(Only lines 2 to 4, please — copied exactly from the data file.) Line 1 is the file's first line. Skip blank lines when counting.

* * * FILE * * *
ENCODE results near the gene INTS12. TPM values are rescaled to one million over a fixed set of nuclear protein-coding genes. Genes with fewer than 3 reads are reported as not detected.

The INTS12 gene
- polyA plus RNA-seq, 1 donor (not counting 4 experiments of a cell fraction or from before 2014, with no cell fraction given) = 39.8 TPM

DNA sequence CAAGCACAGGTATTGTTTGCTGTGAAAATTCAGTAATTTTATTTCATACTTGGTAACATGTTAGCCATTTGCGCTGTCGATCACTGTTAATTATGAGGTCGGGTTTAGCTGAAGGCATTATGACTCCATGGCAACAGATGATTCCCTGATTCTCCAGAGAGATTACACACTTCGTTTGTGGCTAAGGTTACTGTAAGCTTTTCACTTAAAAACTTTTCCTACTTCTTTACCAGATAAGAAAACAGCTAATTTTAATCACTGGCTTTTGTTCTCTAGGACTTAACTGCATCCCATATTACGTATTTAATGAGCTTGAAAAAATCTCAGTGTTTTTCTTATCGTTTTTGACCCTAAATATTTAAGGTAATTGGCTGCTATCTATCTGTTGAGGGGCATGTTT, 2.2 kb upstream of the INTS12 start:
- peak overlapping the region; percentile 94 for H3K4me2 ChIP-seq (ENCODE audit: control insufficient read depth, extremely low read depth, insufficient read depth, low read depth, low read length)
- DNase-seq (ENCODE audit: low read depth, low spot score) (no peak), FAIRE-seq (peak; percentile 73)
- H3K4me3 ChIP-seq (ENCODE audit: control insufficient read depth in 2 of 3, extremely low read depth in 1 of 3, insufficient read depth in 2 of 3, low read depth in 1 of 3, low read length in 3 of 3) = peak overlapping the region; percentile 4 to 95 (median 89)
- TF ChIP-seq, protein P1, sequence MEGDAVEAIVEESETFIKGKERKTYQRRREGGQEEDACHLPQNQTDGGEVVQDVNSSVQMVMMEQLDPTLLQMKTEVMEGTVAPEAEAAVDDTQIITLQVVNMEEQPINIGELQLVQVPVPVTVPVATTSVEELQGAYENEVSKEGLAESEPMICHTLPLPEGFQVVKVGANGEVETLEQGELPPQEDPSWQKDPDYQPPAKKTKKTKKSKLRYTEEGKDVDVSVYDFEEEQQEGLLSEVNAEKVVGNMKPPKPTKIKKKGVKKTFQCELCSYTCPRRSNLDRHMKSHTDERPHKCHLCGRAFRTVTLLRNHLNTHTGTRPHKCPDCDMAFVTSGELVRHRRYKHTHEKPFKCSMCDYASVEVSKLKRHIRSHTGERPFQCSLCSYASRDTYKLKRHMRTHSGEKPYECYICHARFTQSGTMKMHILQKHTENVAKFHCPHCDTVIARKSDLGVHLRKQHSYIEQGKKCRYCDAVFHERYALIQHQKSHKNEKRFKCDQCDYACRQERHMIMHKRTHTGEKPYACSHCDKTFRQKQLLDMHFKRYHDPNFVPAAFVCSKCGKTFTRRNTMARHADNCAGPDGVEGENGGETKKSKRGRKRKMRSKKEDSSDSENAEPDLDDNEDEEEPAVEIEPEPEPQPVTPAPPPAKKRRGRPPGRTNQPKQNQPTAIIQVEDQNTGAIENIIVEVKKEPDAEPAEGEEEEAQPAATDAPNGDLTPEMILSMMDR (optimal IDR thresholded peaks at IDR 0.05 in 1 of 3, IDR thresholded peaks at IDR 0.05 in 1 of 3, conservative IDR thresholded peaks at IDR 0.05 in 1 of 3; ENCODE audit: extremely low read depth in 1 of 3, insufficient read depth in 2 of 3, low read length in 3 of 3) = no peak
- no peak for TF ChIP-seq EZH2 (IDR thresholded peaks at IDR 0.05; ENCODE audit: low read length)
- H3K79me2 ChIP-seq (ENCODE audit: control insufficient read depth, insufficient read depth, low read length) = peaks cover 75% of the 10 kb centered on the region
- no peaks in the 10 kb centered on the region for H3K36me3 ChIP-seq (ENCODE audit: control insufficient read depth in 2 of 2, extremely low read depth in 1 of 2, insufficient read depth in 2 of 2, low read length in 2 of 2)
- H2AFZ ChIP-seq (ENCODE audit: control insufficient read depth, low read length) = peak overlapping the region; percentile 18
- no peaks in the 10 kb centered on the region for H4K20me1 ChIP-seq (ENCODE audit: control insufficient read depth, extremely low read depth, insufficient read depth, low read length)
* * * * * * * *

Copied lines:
The INTS12 gene
- polyA plus RNA-seq, 1 donor (not counting 4 experiments of a cell fraction or from before 2014, with no cell fraction given) = 39.8 TPM

DNA sequence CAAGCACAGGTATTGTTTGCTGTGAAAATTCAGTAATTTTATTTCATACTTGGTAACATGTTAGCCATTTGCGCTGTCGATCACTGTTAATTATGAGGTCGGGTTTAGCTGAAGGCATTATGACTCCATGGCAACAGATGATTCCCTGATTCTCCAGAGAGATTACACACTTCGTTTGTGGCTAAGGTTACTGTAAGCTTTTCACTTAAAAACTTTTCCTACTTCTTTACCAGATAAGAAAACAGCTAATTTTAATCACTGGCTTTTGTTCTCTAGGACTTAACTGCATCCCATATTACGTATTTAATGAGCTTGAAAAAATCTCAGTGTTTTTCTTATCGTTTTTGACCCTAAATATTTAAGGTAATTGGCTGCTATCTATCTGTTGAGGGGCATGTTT, 2.2 kb upstream of the INTS12 start: